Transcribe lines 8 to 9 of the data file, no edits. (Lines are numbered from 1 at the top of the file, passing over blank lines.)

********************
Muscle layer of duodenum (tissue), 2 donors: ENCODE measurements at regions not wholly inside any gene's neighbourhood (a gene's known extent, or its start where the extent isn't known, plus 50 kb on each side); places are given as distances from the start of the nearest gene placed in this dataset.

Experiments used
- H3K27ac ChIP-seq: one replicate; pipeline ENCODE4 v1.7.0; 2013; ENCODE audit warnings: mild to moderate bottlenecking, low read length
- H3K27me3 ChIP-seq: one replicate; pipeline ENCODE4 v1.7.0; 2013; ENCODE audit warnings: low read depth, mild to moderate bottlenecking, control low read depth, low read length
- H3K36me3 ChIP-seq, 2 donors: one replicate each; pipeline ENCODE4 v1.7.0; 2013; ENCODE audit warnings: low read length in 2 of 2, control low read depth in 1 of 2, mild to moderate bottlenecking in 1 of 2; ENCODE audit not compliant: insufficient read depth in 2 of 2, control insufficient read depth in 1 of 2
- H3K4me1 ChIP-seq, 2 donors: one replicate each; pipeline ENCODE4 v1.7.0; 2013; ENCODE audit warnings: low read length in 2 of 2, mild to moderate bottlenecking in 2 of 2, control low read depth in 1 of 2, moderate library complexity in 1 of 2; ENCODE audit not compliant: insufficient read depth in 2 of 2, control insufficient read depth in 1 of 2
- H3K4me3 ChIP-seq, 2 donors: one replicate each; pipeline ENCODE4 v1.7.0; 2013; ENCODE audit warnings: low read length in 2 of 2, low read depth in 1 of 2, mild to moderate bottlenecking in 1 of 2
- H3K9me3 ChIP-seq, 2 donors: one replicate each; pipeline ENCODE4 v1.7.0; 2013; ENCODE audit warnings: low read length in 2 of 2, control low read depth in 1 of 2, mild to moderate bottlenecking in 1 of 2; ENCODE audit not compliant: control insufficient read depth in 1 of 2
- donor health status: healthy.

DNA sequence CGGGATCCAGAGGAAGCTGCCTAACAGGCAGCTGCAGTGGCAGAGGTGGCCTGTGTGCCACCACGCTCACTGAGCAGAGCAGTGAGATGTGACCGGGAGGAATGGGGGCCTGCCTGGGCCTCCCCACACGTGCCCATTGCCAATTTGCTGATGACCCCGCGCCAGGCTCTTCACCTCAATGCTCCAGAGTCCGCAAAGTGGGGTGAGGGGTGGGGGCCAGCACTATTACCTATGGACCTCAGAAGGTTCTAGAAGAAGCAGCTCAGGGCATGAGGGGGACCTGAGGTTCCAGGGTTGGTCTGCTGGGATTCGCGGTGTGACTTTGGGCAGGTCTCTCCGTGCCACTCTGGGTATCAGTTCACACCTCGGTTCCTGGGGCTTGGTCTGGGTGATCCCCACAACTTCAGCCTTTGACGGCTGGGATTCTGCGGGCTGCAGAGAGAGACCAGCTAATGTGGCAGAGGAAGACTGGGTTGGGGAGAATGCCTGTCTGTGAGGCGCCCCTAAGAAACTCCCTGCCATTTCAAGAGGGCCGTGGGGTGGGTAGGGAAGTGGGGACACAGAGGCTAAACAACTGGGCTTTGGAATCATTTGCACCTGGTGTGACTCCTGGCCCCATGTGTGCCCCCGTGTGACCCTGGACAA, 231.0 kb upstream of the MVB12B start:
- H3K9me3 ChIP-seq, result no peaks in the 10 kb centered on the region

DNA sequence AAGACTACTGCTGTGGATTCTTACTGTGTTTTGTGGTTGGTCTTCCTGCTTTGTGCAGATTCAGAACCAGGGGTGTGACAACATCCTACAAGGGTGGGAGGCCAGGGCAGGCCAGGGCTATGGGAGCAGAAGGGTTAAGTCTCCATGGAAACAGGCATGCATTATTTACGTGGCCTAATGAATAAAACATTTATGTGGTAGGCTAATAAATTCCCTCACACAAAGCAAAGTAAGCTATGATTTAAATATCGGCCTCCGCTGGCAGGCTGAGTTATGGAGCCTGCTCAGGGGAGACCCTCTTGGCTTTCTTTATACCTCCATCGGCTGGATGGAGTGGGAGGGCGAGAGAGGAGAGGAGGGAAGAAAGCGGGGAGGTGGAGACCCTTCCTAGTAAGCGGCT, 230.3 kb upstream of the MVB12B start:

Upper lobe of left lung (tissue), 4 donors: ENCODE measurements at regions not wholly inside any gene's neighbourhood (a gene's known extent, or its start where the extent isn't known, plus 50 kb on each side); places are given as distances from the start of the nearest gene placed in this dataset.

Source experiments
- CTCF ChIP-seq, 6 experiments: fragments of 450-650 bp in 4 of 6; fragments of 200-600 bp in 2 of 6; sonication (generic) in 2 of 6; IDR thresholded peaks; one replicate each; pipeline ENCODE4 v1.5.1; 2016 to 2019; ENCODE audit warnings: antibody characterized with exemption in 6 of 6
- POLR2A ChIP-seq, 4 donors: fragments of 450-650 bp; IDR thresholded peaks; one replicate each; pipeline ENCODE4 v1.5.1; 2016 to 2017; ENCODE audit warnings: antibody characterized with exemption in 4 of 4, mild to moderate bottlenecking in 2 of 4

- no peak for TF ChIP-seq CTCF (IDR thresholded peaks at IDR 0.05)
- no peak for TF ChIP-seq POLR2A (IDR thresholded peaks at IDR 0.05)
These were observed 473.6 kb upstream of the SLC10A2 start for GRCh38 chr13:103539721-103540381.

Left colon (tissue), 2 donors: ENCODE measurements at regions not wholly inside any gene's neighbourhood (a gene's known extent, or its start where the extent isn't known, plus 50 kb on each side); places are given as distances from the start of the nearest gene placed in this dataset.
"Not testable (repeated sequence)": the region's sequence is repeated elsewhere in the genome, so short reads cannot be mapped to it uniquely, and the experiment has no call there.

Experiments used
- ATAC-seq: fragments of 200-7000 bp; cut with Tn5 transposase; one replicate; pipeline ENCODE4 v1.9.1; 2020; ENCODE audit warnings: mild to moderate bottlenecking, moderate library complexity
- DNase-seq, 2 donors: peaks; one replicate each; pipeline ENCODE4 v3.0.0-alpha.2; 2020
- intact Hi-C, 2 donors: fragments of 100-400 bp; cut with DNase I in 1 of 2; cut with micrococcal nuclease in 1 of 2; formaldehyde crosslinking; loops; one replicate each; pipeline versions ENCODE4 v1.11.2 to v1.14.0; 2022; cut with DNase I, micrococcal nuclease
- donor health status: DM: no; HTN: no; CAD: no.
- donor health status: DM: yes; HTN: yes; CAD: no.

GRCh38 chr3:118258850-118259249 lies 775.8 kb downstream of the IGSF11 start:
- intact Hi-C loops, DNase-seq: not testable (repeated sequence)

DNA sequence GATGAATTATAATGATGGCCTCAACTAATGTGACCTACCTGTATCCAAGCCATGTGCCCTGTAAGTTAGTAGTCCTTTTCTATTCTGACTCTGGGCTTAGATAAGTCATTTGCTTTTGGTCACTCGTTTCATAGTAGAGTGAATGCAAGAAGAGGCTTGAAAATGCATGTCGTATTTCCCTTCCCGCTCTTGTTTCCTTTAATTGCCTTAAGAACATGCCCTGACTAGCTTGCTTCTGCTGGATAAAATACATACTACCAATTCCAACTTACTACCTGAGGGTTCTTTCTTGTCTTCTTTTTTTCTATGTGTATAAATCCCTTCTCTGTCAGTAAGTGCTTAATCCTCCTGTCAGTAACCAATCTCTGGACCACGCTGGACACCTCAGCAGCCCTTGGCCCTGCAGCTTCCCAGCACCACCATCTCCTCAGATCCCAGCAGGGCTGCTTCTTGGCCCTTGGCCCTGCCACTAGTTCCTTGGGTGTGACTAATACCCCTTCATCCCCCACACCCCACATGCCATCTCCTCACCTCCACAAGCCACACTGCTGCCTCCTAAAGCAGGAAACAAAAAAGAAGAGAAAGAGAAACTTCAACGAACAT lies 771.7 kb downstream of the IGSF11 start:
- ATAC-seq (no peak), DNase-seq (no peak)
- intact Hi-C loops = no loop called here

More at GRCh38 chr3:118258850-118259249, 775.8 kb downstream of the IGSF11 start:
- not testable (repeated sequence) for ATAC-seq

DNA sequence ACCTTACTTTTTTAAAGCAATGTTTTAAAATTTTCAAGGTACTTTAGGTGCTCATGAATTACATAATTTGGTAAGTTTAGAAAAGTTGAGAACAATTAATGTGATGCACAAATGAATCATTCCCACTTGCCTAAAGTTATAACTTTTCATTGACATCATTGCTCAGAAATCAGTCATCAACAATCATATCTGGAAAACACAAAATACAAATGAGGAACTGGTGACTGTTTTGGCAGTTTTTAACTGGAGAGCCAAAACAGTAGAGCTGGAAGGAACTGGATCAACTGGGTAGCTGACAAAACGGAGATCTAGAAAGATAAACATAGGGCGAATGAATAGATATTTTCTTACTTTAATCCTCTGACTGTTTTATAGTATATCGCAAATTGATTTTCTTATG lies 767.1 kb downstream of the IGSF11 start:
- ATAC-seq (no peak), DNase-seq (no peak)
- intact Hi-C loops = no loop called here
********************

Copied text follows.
- H3K9me3 ChIP-seq, 2 donors: one replicate each; pipeline ENCODE4 v1.7.0; 2013; ENCODE audit warnings: low read length in 2 of 2, control low read depth in 1 of 2, mild to moderate bottlenecking in 1 of 2; ENCODE audit not compliant: control insufficient read depth in 1 of 2
- donor health status: healthy.